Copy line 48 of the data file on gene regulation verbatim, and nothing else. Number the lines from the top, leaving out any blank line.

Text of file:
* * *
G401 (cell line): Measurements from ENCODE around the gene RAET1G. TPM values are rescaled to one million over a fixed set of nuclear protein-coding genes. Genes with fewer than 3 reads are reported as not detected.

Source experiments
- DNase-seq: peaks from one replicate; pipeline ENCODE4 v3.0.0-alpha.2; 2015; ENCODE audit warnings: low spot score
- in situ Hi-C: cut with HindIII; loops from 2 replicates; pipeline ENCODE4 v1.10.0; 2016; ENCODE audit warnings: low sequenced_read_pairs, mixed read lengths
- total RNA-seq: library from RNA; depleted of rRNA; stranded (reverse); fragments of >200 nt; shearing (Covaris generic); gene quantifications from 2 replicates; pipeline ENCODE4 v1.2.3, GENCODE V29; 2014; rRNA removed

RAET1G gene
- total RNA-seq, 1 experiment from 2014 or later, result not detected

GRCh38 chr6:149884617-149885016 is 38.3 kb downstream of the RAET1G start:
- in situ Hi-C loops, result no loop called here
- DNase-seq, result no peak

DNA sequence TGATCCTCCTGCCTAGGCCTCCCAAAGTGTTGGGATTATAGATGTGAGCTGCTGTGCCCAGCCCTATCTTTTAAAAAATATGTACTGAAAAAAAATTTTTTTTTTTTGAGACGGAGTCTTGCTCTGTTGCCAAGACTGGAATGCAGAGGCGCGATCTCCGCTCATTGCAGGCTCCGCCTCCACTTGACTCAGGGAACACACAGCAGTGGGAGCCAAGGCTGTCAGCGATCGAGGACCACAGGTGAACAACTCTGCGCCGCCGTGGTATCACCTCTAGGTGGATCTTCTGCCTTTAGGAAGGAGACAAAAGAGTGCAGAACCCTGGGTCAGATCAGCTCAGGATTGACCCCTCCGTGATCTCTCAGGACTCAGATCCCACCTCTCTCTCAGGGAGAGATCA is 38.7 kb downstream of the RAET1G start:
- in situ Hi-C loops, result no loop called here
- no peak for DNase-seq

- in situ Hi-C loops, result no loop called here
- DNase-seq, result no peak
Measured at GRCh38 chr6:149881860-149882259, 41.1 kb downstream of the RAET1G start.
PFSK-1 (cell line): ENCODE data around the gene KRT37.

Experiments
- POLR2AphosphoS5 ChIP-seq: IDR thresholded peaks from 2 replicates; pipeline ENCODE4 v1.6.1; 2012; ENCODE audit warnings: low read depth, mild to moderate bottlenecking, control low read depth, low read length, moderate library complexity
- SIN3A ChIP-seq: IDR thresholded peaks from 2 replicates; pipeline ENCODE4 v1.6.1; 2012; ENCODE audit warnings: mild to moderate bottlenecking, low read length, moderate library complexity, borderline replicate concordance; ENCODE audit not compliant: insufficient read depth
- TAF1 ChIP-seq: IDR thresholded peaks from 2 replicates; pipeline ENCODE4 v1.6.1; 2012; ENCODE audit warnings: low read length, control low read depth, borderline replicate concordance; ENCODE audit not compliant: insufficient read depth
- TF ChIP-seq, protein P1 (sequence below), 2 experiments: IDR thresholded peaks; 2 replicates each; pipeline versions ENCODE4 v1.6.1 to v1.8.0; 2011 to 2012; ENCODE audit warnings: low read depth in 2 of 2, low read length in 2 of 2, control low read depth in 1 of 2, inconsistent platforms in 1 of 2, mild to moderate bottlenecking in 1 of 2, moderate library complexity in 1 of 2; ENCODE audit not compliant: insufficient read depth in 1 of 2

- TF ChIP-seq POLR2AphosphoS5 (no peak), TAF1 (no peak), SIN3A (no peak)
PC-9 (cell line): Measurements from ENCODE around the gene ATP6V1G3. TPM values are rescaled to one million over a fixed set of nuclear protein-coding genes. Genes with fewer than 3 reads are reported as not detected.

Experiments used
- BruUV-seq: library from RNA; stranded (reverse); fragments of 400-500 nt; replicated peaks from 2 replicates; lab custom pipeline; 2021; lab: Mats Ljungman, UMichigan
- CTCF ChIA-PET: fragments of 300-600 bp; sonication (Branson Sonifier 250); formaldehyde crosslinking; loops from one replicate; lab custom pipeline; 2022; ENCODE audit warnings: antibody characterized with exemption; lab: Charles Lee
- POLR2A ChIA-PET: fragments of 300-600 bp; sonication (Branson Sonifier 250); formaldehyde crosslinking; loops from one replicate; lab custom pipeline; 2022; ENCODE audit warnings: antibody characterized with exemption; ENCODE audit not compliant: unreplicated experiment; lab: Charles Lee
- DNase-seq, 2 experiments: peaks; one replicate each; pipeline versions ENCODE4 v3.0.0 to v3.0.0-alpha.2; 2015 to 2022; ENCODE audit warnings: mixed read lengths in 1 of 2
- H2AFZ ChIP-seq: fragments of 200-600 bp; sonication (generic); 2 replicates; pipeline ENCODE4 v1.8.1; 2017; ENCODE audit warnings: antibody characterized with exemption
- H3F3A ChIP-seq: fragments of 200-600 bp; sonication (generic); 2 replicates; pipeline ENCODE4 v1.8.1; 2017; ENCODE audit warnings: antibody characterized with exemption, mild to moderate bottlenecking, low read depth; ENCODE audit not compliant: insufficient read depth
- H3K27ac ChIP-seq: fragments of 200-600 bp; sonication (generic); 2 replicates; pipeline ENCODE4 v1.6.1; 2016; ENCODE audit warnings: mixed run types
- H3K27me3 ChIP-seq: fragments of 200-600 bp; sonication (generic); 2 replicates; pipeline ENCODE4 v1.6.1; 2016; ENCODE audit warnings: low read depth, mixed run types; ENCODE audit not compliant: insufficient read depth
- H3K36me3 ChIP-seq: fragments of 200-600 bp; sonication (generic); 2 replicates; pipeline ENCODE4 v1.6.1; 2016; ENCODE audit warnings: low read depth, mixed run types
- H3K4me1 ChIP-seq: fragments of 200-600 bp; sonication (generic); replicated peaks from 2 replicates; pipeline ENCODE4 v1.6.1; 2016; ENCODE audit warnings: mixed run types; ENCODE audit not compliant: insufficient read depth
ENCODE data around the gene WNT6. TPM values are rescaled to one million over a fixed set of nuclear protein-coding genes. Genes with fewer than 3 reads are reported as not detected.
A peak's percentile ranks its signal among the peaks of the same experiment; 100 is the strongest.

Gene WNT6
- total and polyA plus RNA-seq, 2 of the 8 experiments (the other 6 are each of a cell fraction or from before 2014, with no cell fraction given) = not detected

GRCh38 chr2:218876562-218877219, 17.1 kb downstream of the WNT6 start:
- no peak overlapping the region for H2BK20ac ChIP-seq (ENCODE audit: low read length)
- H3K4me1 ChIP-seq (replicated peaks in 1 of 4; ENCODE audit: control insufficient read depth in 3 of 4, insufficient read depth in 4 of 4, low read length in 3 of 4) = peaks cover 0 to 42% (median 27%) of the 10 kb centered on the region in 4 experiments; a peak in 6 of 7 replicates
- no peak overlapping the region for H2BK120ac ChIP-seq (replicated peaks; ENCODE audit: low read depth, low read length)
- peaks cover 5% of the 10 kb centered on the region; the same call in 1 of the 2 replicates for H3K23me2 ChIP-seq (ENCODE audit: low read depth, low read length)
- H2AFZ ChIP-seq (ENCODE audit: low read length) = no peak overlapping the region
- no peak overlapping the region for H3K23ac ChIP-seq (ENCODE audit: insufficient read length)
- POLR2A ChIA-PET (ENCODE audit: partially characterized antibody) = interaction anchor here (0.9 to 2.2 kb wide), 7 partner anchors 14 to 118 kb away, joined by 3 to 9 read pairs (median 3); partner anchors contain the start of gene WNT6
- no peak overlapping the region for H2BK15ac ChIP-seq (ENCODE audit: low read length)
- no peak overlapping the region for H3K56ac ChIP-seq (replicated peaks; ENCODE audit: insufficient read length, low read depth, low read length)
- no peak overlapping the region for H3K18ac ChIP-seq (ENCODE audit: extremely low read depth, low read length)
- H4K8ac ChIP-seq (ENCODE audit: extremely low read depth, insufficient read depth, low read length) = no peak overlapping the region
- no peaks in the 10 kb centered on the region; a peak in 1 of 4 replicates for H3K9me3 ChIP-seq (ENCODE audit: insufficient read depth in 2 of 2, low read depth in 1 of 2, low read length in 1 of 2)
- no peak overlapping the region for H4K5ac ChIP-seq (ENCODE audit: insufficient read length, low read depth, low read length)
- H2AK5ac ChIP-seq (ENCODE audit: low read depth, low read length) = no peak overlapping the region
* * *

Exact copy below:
- no peak overlapping the region for H2BK15ac ChIP-seq (ENCODE audit: low read length)